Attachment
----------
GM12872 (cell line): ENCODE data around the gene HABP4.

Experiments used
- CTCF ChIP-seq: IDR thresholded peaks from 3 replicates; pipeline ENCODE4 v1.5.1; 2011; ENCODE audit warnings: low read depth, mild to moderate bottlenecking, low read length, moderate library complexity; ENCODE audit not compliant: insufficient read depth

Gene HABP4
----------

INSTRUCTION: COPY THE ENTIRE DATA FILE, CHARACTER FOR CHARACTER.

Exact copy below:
GM12872 (cell line): ENCODE data around the gene HABP4.

Experiments used
- CTCF ChIP-seq: IDR thresholded peaks from 3 replicates; pipeline ENCODE4 v1.5.1; 2011; ENCODE audit warnings: low read depth, mild to moderate bottlenecking, low read length, moderate library complexity; ENCODE audit not compliant: insufficient read depth

Gene HABP4